how to extreme

Build a Shadowbox Privacy Fence

Construction How-To, Fences, Fencing, Outdoor Living May 1, 2009 Matt Weber


Mark off your fence layout with stakes and twine.

Mark off your fence layout with stakes and twine.

We fastened all our connections with hot-dipped galvanized nails with ringed shanks for extra holding power. Make sure your fasteners are approved for exterior use in chemically treated lumber.

 

Planning the Layout

To a large degree, the construction and style of your fence is up to you, but always check with local officials regarding building codes and any necessary permits. Some neighborhoods may also have certain architectural guidelines or “covenants” that restrict design, and of course you’ll need to double-check that the location of your proposed fence is not on a neighbor’s property. It’s also wise to locate any underground utilities so as not to dig into disaster. You can dial “811” nationally to get underground utility lines, cables and pipes marked for free.

Pull the line tightly between corner stakes, then stake the line intermittently.

Pull the line tightly between corner stakes, then stake the line intermittently.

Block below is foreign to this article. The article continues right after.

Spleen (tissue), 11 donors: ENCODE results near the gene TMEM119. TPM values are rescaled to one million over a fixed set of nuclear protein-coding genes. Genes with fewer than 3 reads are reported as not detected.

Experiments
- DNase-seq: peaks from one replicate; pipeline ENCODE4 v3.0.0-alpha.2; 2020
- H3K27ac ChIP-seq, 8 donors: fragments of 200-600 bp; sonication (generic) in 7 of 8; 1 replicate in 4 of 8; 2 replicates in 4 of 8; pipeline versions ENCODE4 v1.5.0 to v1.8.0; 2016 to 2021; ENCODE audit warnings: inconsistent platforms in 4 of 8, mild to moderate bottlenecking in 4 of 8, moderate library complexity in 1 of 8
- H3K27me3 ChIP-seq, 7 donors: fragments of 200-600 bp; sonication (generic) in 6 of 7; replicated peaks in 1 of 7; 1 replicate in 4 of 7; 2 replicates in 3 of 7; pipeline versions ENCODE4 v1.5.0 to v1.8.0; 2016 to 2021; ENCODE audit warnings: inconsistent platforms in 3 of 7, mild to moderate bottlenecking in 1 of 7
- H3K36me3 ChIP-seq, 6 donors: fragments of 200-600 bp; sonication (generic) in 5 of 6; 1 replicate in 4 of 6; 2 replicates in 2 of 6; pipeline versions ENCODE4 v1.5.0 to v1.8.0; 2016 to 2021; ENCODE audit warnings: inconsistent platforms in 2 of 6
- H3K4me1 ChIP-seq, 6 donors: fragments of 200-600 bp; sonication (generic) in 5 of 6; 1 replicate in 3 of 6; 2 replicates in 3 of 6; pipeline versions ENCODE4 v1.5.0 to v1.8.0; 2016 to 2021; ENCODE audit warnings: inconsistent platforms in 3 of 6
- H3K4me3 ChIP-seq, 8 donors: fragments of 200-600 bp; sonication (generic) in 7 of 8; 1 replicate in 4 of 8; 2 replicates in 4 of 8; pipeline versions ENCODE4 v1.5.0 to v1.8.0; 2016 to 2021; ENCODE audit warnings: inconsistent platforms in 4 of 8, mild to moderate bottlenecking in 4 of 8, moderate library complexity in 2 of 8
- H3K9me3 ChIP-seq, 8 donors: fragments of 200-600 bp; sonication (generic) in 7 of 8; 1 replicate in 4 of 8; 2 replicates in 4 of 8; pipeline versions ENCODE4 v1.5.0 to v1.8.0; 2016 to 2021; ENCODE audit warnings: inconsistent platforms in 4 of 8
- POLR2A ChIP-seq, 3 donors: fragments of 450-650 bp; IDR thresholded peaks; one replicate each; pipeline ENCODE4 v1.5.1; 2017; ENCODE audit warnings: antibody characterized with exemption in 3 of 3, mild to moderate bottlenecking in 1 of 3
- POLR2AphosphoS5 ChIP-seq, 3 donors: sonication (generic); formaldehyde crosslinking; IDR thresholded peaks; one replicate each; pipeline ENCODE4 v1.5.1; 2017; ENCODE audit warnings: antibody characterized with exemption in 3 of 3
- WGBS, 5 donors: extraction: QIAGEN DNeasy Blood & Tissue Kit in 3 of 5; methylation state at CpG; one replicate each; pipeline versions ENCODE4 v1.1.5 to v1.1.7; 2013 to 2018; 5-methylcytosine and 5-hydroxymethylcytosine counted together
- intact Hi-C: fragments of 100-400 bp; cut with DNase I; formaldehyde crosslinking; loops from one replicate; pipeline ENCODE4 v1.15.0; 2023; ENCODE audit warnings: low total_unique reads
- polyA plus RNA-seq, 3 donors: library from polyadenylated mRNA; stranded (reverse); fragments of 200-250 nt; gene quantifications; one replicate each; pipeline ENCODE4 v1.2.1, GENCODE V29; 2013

With that said, the height, décor and trajectory of your fence are up to you, and may be dictated by other obstacles in your yard, such as trees and sheds. For my fence, I ran 12 feet out from the front corner of my house (enclosing a side door), made a 90-degree turn and ran the side of the fence square with the house, parallel to the house wall. I squared in a large section of the backyard and ended the fence at the wall on the opposite side of the house. My design is just an example. Although your landscape may differ dramatically, the basic steps in fence construction remain the same.

With the line in place, measure for the fence post locations and spray paint an "X" over the exact spot to dig.

With the line in place, measure for the fence post locations and spray paint an “X” over the exact spot to dig.

First, mark your layout with stakes and twine. A stake should be placed precisely at every corner post as well as intermittently along the fence perimeter to keep the string tight and straight. With the layout completely lined with string, walk the perimeter with a tape measure and spray paint, painting a large “X” to pinpoint the precise placement of each fence posts.

 

A rented two-man power auger and an electric demolition hammer helped greatly when digging the holes.

A rented two-man power auger and an electric demolition hammer helped greatly when digging the holes.

Fence posts are usually 6 to 8 feet on center. The closer the fence posts, the stronger the fence. This measurement is also crucial for the sake of your materials, because dimensional lumber is sold in standard sizes. So, if your posts are accidentally spaced 8 feet, 1 inch apart, then an 8-foot board will be too short. In such a case, you would have to purchase a 10-foot board and cut off 1-foot, 11 inches to create a stringer long enough. Obviously this would be an expensive waste of material.